TIFF 2015: Lucile Hadžihalilović’s Evolution, A Clean Sweep of Body-Horror Tropes and Imagery
I’m not sure where to start with Lucile Hadžihalilović’s Evolution, if only because I struggling to recall another director in the time since I started keeping up with movies intensively (the last 15 years, more or less) who dropped an immensely promising debut feature, then took 11 years to deliver a follow-up. My expectations were high, met, and possibly subject to confirmation bias; still, I’m very glad she’s back. Hadžihalilović’s Innocence followed a group of young women being schooled in etiquette, beauty et al. at a vaguely sinister private institution, preparing themselves to be sexualized for a lifetime before an implicit male gaze; Evolution gender-switches the sexual fears attendant to puberty.
The setting is, again, an isolated incubation facility, this one for the grooming of young boys. Nicolas (Max Brebant) is one of many interchangeable blond youths (the vibe is very Village of the Damned) being raised by an equally interchangeable group of orange-haired mothers (?) in a dilapidated series of buildings by the coast. The real-world location is Lanzarote, in the Canary Islands; given the French dialogue, the feeling is very much of abandoned colonial holdings gone to seed but still plotting new developments that will be bad for the world. Nicolas suspects that something is amiss, the precise nature of which different reviews have variously discreet in (not) spelling out. For my purposes, it’s enough to note that Evolution is a kind of clean sweep of body-horror tropes and imagery: pregnancy as a deformation of women’s bodies and a young boy’s discomfort with his own changing body are both introduced in imagery specific about their thematics but opaque about the film’s constructed universe.
Like Innocence, Evolution is simultaneously transparent, cryptic, withholding and suggestive; the basic anxieties being teased out are clear, the rules of the narrative game not so much. The underlying ambience is one of menace, but not one that’s precisely articulable, and the film’s most unnerving imagery can only be 90% explicated, even while the triggers being toyed with are totally obvious. I’ve heard some frustration with this approach, but for me Hadžihalilović’s formal mastery and ability to find new forms for basic fears trumps all. Innocence was that very rare film that, in its ability to locate irrational/primordial terrors in banal settings, earned the overused label “Lynchian,” a term that should connote (more than any stylistic tropes, really) familiar and unsophisticated subconscious concerns that gain fresh impact through new, idiosyncratic forms of not-quite-parable self-expression.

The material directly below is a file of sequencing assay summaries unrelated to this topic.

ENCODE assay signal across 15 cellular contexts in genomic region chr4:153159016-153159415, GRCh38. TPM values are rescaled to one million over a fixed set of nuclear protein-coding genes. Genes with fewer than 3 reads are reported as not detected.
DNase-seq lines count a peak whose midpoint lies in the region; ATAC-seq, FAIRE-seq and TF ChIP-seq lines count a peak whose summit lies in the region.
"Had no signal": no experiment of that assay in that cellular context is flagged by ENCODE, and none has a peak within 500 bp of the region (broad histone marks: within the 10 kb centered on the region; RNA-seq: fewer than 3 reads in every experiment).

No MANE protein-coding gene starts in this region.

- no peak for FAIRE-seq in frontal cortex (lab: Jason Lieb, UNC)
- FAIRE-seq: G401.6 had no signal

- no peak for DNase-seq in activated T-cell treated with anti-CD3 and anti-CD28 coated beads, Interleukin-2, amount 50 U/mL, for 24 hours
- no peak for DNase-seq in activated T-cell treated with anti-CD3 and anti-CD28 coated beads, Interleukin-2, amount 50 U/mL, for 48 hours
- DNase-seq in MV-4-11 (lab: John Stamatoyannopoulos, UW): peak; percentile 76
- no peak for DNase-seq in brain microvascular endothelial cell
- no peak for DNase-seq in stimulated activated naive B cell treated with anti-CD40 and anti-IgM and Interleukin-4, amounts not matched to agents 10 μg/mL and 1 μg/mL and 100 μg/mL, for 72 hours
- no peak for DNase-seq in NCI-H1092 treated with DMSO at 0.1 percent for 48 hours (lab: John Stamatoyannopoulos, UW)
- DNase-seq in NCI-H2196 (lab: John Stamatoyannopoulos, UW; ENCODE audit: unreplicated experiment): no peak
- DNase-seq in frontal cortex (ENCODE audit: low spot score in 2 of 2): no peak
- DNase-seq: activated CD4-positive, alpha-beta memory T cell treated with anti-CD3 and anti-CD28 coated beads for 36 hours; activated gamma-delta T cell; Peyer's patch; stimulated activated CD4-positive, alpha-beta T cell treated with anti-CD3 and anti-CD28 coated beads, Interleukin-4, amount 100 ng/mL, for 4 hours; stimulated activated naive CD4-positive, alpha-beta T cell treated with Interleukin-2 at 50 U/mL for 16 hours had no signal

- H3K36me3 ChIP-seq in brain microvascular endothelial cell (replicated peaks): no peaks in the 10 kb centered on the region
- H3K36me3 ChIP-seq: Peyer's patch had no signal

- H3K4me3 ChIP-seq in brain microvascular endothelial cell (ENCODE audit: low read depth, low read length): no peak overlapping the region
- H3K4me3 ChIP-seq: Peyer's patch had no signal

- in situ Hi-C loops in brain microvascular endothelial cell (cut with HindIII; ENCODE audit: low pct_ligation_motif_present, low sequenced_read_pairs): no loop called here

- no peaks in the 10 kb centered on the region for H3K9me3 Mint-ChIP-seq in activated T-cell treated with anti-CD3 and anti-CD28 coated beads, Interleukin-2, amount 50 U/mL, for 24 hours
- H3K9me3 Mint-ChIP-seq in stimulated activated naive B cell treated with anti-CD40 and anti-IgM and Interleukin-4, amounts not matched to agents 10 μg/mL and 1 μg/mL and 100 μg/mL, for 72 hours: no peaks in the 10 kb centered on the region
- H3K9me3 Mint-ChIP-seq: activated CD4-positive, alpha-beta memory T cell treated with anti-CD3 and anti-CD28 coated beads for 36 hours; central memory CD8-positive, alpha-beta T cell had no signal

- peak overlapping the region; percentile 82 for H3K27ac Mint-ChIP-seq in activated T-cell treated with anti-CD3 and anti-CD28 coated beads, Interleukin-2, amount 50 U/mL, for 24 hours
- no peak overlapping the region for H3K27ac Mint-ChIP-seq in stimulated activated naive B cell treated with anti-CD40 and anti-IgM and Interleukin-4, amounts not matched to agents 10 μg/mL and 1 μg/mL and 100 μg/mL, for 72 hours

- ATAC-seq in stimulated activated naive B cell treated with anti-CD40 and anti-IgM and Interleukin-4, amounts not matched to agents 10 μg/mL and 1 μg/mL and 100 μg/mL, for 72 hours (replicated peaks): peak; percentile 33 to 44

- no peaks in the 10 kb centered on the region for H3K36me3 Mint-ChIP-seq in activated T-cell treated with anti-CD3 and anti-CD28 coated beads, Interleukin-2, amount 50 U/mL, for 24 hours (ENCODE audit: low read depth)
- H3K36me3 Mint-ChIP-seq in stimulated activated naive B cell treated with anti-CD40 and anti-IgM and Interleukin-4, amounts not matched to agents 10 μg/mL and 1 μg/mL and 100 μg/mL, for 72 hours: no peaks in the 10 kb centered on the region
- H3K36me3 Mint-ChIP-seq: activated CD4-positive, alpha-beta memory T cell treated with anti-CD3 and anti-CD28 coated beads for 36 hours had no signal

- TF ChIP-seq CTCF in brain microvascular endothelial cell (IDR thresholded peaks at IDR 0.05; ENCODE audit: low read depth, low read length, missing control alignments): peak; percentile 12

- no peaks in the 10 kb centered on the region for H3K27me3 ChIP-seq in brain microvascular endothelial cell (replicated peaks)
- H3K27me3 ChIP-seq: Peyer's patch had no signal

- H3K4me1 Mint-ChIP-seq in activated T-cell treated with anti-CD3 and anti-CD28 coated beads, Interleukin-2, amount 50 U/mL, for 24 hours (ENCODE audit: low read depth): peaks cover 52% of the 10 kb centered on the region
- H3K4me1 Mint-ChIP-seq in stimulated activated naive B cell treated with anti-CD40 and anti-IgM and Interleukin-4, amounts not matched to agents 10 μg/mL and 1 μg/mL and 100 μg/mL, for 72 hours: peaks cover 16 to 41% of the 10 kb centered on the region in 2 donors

Unlike Lynch, Hadžihalilović isn’t into overwhelming industrial noise; she plays up the carefully mixed, vaguely threatening quiet of her isolated surroundings. Her other weapons of unnerving choice are screen-filling, widescreen closeups of distressed faces (in eerie head-on blank gazes and tortured sleep grimaces), lighting both indoors and outdoors for horror-movie darkness without being overbearing, some spectacularly repulsive seafood/aquatic life imagery, and an immaculate score from Jesús Díaz and Zacarías M. de la Riva that surges sporadically, and always unexpectedly, from a meticulously detailed ambient sound mix, beginning as a barely perceptible part of the environment before coming to the uneasy fore. It’s hard, on first pass, to guess whether there’s more than the obvious to dig into here, but I’m not bothered: this is a pleasure to watch, an uneasily gorgeous surface to skate over.